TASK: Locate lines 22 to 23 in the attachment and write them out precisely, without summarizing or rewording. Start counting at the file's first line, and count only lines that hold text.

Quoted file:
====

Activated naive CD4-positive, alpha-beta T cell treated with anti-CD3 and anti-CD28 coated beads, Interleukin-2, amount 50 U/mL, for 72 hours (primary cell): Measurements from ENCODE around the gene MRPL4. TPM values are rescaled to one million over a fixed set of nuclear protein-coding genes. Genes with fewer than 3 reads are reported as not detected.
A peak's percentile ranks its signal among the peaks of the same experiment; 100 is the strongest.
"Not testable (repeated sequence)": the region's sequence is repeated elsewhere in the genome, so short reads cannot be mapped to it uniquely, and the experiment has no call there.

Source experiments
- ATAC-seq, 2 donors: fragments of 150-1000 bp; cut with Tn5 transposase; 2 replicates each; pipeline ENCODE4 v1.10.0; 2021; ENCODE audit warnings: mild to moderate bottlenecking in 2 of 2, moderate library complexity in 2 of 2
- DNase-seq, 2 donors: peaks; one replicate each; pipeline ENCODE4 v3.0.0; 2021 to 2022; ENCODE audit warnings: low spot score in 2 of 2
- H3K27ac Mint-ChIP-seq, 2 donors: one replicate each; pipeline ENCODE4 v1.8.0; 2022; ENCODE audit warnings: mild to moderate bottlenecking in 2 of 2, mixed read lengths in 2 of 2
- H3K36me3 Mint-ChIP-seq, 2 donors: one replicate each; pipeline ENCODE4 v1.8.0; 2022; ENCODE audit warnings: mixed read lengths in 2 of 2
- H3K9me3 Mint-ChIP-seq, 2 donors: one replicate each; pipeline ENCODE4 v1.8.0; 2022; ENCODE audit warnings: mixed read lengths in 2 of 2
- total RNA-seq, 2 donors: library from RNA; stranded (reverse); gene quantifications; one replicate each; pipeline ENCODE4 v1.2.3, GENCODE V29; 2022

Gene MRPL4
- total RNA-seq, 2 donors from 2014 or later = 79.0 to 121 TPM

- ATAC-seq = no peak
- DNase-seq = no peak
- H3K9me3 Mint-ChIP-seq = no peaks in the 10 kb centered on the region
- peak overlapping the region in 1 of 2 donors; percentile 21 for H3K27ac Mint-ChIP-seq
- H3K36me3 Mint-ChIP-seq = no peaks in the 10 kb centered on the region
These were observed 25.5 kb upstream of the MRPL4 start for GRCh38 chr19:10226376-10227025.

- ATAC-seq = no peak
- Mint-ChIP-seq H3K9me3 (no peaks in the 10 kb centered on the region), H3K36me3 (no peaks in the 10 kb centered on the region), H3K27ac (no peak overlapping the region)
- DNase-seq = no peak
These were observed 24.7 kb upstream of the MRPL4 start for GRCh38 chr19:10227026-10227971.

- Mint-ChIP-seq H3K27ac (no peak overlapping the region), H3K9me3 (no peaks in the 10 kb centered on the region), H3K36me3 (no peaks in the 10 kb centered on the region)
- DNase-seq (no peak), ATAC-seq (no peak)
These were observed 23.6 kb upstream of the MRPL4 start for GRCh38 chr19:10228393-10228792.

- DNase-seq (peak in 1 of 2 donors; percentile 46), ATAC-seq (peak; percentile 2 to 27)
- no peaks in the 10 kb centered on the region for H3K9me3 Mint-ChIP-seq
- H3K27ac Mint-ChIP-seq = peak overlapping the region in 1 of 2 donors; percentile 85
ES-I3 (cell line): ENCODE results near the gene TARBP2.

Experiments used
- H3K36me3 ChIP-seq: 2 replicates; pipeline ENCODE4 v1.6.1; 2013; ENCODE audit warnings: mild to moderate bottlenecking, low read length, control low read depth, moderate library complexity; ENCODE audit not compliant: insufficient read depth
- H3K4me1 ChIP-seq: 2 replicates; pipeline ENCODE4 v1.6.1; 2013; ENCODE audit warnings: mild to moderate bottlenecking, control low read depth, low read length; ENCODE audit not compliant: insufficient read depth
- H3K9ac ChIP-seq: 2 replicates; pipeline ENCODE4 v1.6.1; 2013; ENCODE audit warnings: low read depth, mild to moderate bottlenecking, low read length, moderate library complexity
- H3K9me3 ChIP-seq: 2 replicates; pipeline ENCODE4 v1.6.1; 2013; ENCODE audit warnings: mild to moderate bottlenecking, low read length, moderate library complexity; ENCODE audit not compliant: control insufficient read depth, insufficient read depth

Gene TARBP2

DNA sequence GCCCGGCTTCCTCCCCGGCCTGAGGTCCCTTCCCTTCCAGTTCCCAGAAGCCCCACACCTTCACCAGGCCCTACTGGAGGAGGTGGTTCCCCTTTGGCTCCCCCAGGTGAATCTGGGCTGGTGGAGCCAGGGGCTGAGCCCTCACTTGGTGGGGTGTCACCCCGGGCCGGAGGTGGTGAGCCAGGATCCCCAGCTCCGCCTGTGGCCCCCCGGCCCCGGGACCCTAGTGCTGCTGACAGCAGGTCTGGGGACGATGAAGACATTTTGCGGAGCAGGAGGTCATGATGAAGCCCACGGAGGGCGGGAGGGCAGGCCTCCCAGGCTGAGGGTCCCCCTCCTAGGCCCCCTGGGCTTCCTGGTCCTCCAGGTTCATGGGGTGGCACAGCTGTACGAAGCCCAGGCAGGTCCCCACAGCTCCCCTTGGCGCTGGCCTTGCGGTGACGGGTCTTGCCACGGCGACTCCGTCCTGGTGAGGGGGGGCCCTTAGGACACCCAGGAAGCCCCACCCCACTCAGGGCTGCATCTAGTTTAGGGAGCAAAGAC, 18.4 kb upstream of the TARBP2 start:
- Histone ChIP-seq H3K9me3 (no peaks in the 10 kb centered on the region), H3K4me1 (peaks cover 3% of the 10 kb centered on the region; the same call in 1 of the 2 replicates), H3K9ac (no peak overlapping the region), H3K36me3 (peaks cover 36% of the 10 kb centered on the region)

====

These were observed 24.7 kb upstream of the MRPL4 start for GRCh38 chr19:10227026-10227971.

- Mint-ChIP-seq H3K27ac (no peak overlapping the region), H3K9me3 (no peaks in the 10 kb centered on the region), H3K36me3 (no peaks in the 10 kb centered on the region)